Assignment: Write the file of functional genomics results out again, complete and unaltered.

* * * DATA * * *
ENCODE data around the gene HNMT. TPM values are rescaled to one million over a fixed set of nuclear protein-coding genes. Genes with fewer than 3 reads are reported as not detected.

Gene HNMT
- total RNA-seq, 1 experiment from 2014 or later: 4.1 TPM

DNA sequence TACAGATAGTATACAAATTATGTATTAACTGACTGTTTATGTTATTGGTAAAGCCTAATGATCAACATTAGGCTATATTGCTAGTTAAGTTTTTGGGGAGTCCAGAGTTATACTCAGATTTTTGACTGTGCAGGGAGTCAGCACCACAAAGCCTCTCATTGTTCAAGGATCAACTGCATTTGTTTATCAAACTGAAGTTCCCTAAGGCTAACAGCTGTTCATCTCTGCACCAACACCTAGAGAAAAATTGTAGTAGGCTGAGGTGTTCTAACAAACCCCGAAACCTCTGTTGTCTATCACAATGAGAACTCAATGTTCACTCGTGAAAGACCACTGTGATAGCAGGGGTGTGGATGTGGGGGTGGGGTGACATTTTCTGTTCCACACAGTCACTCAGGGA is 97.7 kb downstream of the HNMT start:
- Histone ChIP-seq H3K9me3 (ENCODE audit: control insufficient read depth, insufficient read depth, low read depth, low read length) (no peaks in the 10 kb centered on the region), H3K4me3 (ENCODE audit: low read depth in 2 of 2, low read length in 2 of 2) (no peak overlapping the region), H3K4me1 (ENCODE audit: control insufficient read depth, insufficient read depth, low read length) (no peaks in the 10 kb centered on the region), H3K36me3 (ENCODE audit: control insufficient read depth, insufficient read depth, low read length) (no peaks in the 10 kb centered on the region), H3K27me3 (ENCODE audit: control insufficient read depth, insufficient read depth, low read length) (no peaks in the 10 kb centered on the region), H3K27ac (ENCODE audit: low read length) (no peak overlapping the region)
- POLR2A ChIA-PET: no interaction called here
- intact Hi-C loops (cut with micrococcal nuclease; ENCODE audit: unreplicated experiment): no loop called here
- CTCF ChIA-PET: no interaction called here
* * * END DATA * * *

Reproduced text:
ENCODE data around the gene HNMT. TPM values are rescaled to one million over a fixed set of nuclear protein-coding genes. Genes with fewer than 3 reads are reported as not detected.

Gene HNMT
- total RNA-seq, 1 experiment from 2014 or later: 4.1 TPM

DNA sequence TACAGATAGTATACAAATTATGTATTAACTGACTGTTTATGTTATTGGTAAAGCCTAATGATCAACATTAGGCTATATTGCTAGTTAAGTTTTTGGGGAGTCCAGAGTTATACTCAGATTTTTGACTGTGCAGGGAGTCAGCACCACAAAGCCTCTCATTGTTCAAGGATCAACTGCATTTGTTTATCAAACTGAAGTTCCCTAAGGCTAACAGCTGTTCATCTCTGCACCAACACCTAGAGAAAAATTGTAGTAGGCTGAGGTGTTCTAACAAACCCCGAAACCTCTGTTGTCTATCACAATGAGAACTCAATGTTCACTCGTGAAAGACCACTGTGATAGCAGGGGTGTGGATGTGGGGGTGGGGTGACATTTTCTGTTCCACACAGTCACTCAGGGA is 97.7 kb downstream of the HNMT start:
- Histone ChIP-seq H3K9me3 (ENCODE audit: control insufficient read depth, insufficient read depth, low read depth, low read length) (no peaks in the 10 kb centered on the region), H3K4me3 (ENCODE audit: low read depth in 2 of 2, low read length in 2 of 2) (no peak overlapping the region), H3K4me1 (ENCODE audit: control insufficient read depth, insufficient read depth, low read length) (no peaks in the 10 kb centered on the region), H3K36me3 (ENCODE audit: control insufficient read depth, insufficient read depth, low read length) (no peaks in the 10 kb centered on the region), H3K27me3 (ENCODE audit: control insufficient read depth, insufficient read depth, low read length) (no peaks in the 10 kb centered on the region), H3K27ac (ENCODE audit: low read length) (no peak overlapping the region)
- POLR2A ChIA-PET: no interaction called here
- intact Hi-C loops (cut with micrococcal nuclease; ENCODE audit: unreplicated experiment): no loop called here
- CTCF ChIA-PET: no interaction called here